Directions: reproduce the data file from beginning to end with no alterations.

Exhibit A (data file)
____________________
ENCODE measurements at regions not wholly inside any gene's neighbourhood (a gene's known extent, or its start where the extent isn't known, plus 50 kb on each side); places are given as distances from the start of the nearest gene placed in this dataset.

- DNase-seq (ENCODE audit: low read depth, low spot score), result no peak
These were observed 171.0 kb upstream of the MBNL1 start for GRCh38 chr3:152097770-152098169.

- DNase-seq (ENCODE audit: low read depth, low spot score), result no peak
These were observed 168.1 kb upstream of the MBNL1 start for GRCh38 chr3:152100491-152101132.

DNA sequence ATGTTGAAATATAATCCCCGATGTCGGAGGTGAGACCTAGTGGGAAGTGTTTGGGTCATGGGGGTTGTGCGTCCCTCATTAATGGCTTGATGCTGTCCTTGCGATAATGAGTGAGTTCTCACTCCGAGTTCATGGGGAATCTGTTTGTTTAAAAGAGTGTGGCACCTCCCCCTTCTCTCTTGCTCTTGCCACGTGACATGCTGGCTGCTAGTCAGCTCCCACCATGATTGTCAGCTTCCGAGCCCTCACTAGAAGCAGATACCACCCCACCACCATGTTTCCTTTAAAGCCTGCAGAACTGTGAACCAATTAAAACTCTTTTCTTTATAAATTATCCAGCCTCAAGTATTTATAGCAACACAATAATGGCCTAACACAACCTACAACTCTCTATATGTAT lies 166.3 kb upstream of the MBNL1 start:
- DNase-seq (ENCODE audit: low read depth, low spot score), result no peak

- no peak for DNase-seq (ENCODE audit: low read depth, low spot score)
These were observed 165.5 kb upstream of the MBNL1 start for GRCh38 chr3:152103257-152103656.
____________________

ENCODE measurements at regions not wholly inside any gene's neighbourhood (a gene's known extent, or its start where the extent isn't known, plus 50 kb on each side); places are given as distances from the start of the nearest gene placed in this dataset.

- DNase-seq (ENCODE audit: low read depth, low spot score), result no peak
These were observed 171.0 kb upstream of the MBNL1 start for GRCh38 chr3:152097770-152098169.

- DNase-seq (ENCODE audit: low read depth, low spot score), result no peak
These were observed 168.1 kb upstream of the MBNL1 start for GRCh38 chr3:152100491-152101132.

DNA sequence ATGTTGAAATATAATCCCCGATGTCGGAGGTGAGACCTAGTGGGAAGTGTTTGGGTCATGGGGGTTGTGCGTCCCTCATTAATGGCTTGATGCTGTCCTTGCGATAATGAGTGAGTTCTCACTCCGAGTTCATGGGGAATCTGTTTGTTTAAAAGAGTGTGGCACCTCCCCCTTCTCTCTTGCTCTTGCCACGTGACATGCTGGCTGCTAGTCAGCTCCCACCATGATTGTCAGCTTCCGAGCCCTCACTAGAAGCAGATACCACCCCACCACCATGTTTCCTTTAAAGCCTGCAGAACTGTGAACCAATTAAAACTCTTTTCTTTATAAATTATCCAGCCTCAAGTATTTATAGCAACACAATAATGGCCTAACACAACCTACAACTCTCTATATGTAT lies 166.3 kb upstream of the MBNL1 start:
- DNase-seq (ENCODE audit: low read depth, low spot score), result no peak

- no peak for DNase-seq (ENCODE audit: low read depth, low spot score)
These were observed 165.5 kb upstream of the MBNL1 start for GRCh38 chr3:152103257-152103656.